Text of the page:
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IOC consensus statement: dietary supplements and the high-performance athlete
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  • Published on:
    Zinc lozenges and vitamin C for high-performance athletes
    • Harri Hemilä, Adjunct professor University of Helsinki, Finland

    In their International Olympic Committee consensus statement, Maughan et al. reviewed the evidence for dietary supplements for high-performance athletes [1].

    They wrote in regard to zinc that “Cochrane review shows benefit of [using] zinc acetate lozenges (75 mg) to decrease duration of URS [upper respiratory symptoms]” [1, Table 4]. This statement was based on their reading of the Cochrane review (2013) by Singh and Das [2], which was withdrawn in 2015 because of plagiarism [3]. In addition, the same Cochrane review had a large number of other severe problems [4]. In the above statement, Maughan et al. imply that only zinc acetate lozenges are effective; however, a recent meta-analysis showed that, up until 2017 at least, there was no evidence that zinc gluconate lozenges are less effective than zinc acetate lozenges [5].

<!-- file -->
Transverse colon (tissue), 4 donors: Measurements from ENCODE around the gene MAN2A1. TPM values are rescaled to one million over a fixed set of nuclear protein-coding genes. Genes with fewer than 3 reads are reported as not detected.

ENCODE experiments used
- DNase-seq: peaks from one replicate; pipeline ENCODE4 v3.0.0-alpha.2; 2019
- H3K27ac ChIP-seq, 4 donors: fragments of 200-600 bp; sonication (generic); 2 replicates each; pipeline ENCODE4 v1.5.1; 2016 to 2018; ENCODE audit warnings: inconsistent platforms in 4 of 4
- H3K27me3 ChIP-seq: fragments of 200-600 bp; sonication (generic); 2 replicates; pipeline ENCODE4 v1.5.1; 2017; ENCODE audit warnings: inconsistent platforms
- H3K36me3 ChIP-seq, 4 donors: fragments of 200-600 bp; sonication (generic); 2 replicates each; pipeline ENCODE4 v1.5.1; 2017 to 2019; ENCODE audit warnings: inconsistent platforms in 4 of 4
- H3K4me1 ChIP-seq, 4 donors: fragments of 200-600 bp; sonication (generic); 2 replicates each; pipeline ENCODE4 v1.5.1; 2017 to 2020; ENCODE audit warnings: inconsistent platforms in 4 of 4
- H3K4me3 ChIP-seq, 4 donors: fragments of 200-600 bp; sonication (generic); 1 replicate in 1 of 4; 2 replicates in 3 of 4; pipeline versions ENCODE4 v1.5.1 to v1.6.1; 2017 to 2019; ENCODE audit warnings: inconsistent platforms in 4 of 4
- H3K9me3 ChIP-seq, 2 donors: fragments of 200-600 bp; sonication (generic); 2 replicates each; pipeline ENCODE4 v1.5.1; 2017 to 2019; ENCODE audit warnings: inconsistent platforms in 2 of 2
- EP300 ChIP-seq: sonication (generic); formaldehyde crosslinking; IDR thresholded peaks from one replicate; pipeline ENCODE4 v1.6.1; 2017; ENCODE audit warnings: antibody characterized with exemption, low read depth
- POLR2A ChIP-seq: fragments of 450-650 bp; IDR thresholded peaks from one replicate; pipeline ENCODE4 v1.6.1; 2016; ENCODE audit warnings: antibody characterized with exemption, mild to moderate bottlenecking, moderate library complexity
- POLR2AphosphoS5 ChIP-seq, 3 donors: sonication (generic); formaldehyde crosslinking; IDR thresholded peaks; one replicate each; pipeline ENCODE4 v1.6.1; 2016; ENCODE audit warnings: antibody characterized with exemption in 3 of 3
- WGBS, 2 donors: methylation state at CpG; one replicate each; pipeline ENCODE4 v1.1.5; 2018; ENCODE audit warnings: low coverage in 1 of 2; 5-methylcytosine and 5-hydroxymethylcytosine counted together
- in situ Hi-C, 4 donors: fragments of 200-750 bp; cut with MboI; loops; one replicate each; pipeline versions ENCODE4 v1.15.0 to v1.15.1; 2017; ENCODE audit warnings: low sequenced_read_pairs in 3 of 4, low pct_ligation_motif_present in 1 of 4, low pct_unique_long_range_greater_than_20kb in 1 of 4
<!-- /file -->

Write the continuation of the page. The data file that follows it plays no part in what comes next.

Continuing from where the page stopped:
When discussing treatment effects, the size of the effect and its confidence interval should be considered [6]. Thereby a critically-minded reader can form his or her own opinion about whether the treatment effect is relevant. The data of 7 placebo-controlled double-blind RCTs showed that zinc acetate and zinc gluconate lozenges shortened common cold duration on average by 33% (95% CI 21% to 45%) [5]. Individual-patient data were available for 3 zinc acetate lozenge trials and on the basis of these findings, zinc lozenges shortened the duration of colds by 2.7 days (95% CI 1.8 to 3.3 days) [7], and increased the rate of recovery by RR = 3....

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    Conflict of Interest:
    None declared.
  • Published on:
    typing error

    Table 3: First supplement "Beta Alanine". This should read "Caffeine" as described in the text.

    Conflict of Interest:
    None declared.